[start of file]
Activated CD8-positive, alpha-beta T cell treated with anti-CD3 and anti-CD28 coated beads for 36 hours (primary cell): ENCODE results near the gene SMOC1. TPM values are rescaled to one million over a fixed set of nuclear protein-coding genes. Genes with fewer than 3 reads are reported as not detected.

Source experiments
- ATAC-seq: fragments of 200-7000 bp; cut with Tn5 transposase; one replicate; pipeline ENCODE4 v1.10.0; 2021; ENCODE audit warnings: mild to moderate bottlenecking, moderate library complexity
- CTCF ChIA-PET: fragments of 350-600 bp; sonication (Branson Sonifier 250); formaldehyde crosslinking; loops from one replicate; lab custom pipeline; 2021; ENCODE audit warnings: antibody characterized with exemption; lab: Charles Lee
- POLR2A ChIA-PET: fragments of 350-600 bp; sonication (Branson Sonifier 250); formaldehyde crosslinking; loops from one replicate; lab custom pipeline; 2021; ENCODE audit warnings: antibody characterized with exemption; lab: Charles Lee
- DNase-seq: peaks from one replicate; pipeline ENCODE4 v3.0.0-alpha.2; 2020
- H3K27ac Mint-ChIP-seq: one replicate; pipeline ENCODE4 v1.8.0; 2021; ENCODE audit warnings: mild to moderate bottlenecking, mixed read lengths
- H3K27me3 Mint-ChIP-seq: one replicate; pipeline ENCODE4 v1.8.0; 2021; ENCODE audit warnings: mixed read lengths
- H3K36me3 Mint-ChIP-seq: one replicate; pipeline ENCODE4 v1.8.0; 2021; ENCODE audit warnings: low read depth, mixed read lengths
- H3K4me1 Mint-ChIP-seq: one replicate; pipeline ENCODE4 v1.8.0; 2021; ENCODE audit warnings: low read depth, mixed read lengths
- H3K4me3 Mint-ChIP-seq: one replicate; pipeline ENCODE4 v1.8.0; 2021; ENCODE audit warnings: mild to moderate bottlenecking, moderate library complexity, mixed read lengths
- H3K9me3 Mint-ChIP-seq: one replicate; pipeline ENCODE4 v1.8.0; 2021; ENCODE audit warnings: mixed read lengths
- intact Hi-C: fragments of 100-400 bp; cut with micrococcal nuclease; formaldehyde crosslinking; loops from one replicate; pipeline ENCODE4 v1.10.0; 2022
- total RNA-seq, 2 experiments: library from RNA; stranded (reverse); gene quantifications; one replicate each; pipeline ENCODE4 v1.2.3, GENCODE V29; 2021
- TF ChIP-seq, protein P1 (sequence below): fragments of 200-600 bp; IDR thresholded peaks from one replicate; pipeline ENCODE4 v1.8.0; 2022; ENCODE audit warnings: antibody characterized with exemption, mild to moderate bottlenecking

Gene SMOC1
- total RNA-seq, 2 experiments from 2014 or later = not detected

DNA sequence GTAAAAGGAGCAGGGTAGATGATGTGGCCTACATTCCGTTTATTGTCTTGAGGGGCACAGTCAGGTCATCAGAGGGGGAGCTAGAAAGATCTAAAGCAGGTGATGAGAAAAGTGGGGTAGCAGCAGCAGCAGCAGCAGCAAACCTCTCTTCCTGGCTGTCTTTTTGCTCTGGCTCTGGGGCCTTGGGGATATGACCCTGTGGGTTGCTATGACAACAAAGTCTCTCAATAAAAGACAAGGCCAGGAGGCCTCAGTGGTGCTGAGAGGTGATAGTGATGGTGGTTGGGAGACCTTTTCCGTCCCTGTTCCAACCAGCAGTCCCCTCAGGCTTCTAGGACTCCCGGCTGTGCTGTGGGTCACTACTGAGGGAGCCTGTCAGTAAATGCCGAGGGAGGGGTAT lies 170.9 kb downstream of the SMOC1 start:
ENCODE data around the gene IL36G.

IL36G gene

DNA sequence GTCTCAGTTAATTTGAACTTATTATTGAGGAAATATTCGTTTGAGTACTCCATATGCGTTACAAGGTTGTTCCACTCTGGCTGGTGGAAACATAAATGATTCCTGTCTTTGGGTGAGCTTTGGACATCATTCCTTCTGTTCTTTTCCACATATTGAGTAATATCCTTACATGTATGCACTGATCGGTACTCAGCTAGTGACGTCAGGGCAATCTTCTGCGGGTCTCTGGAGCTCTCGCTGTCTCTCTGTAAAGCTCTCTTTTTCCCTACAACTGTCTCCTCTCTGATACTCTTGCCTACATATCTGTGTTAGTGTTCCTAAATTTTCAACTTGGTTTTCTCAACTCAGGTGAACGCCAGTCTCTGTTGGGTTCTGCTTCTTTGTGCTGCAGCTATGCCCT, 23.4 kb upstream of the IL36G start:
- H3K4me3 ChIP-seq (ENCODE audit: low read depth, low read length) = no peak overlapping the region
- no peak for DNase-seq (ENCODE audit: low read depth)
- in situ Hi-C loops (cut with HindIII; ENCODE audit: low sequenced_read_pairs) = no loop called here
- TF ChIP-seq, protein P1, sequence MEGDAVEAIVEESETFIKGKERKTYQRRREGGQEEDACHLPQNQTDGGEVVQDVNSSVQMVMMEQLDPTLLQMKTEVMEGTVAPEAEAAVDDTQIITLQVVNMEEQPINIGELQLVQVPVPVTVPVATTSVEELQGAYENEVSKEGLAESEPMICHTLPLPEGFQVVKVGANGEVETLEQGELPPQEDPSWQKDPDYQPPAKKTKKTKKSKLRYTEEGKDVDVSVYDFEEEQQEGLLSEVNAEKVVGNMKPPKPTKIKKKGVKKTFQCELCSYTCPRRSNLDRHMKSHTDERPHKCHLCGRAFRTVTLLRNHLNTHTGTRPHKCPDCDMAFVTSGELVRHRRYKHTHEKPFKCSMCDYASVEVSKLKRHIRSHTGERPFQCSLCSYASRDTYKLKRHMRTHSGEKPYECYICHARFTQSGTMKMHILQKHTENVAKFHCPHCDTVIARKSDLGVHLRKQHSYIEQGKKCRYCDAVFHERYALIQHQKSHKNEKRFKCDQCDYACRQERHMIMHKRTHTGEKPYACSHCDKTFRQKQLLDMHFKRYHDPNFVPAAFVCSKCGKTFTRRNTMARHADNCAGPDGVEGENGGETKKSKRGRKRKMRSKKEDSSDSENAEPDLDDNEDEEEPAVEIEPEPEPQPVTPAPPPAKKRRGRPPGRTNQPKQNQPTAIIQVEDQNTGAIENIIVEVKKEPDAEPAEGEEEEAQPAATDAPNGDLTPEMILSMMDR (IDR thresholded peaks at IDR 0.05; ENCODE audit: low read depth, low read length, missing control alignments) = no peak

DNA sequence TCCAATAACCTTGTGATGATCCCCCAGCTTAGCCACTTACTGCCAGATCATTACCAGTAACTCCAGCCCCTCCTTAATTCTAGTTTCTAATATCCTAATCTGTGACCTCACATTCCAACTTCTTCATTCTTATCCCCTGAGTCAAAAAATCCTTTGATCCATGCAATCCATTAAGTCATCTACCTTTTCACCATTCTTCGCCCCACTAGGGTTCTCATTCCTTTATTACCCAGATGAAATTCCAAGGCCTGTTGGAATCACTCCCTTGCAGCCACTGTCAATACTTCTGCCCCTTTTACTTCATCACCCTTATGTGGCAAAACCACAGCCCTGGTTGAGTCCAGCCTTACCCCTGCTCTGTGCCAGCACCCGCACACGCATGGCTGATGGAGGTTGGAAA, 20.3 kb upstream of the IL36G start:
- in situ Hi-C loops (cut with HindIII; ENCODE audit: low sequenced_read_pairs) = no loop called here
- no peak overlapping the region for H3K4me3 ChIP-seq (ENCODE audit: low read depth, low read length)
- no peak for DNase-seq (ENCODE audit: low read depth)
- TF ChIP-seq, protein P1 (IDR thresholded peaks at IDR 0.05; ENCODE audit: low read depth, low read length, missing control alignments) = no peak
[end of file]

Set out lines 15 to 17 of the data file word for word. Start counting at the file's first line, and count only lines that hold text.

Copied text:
- TF ChIP-seq, protein P1 (sequence below): fragments of 200-600 bp; IDR thresholded peaks from one replicate; pipeline ENCODE4 v1.8.0; 2022; ENCODE audit warnings: antibody characterized with exemption, mild to moderate bottlenecking

Gene SMOC1
- total RNA-seq, 2 experiments from 2014 or later = not detected